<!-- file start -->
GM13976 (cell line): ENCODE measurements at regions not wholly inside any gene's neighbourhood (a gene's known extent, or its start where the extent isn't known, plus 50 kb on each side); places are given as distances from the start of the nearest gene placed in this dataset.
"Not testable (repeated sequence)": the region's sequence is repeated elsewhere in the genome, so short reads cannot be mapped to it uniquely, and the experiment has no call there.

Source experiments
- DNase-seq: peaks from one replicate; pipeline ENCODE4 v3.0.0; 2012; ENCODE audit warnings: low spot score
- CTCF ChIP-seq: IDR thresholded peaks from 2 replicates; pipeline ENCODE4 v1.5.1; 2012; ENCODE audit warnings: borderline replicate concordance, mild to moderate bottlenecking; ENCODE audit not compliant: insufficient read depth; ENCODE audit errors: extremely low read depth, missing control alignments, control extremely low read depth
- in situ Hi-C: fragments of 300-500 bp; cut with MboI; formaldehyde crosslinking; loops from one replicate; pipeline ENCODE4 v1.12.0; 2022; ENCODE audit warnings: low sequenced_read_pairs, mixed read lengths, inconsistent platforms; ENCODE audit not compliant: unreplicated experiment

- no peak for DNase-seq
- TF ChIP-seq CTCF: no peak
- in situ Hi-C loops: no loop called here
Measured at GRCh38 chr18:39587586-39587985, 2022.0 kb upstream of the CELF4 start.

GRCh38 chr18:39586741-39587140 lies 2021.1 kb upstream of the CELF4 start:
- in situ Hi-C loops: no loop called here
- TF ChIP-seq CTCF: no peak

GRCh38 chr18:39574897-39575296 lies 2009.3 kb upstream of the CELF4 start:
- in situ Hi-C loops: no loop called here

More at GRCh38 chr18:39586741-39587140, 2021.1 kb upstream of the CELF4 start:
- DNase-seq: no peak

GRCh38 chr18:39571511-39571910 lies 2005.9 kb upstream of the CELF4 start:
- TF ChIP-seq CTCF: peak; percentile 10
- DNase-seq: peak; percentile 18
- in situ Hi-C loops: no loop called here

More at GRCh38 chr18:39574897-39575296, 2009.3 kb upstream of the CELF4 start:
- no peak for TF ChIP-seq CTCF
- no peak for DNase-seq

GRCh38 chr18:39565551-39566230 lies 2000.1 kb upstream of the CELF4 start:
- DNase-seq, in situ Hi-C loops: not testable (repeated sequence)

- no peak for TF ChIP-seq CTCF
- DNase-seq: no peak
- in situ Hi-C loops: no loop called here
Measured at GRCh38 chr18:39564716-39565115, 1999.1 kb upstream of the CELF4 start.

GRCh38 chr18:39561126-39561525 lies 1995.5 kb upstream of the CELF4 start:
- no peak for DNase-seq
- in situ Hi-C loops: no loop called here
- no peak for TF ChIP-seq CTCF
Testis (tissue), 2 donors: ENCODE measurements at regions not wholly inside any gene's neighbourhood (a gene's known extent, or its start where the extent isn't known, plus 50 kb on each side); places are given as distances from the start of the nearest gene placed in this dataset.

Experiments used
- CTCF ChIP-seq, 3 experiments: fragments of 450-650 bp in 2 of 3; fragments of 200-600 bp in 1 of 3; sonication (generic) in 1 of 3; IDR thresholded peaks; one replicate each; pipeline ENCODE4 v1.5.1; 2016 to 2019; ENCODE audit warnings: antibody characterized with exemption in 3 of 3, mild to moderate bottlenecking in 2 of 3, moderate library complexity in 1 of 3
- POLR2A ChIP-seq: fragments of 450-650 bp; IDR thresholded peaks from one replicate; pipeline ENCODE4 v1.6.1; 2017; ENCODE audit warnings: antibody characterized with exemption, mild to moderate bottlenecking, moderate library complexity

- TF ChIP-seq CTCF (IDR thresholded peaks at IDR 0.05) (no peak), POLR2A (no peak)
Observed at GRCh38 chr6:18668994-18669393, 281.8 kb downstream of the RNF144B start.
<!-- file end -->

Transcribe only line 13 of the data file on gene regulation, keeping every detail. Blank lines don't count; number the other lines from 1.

- TF ChIP-seq CTCF: no peak